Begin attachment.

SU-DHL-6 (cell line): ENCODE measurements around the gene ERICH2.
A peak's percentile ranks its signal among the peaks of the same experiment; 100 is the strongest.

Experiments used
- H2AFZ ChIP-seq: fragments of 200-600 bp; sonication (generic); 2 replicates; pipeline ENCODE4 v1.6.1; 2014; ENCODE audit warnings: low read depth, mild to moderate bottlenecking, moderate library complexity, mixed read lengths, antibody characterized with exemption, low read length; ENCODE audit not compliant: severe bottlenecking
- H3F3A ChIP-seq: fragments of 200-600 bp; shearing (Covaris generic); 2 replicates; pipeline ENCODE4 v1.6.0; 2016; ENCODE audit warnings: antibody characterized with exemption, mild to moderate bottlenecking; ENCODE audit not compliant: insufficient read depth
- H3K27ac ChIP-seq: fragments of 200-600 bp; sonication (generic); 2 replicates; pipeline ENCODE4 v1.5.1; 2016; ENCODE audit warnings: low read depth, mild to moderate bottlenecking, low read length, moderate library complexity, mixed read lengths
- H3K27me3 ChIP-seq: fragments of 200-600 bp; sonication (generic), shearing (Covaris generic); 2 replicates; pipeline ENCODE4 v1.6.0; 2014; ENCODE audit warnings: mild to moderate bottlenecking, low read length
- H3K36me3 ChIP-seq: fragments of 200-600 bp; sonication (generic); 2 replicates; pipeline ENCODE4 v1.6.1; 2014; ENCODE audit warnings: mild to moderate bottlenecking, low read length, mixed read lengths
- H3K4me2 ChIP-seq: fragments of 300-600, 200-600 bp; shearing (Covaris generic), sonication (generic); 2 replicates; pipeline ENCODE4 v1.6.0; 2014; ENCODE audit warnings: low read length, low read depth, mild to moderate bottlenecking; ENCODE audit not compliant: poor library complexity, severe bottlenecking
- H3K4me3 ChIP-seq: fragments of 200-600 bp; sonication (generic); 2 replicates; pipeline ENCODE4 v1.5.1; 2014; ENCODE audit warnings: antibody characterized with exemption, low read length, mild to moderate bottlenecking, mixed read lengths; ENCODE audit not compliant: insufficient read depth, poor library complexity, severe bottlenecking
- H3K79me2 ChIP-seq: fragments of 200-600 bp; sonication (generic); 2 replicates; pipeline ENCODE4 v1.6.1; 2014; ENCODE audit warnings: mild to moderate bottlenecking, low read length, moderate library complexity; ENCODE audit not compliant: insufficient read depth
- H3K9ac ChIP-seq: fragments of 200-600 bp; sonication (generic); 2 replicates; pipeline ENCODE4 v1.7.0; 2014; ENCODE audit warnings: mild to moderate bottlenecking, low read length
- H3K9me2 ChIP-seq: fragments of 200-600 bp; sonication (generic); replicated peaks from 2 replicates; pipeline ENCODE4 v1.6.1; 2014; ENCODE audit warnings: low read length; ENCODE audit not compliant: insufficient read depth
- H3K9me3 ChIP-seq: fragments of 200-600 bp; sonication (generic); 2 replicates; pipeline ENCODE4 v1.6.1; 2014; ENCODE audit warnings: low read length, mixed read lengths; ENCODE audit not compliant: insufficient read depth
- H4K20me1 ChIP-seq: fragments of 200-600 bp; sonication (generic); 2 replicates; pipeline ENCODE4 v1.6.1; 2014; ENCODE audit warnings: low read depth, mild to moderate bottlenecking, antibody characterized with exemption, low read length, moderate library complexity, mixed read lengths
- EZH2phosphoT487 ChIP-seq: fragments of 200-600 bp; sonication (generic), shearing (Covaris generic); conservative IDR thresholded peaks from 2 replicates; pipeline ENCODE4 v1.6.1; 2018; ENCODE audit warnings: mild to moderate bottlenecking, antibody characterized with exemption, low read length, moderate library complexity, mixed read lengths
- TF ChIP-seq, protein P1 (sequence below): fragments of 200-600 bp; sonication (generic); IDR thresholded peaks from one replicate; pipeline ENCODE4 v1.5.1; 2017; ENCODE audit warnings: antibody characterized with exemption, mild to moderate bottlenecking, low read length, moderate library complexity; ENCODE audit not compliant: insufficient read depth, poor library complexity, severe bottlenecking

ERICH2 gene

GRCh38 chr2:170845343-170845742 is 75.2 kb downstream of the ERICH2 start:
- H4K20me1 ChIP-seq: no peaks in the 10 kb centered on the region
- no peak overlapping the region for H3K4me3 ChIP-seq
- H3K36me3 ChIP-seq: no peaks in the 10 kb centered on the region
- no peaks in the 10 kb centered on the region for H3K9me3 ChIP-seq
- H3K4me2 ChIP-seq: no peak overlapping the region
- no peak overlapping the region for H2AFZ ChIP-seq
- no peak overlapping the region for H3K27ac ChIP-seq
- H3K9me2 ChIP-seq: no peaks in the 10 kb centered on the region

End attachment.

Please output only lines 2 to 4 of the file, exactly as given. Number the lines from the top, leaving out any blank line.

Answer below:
A peak's percentile ranks its signal among the peaks of the same experiment; 100 is the strongest.

Experiments used
- H2AFZ ChIP-seq: fragments of 200-600 bp; sonication (generic); 2 replicates; pipeline ENCODE4 v1.6.1; 2014; ENCODE audit warnings: low read depth, mild to moderate bottlenecking, moderate library complexity, mixed read lengths, antibody characterized with exemption, low read length; ENCODE audit not compliant: severe bottlenecking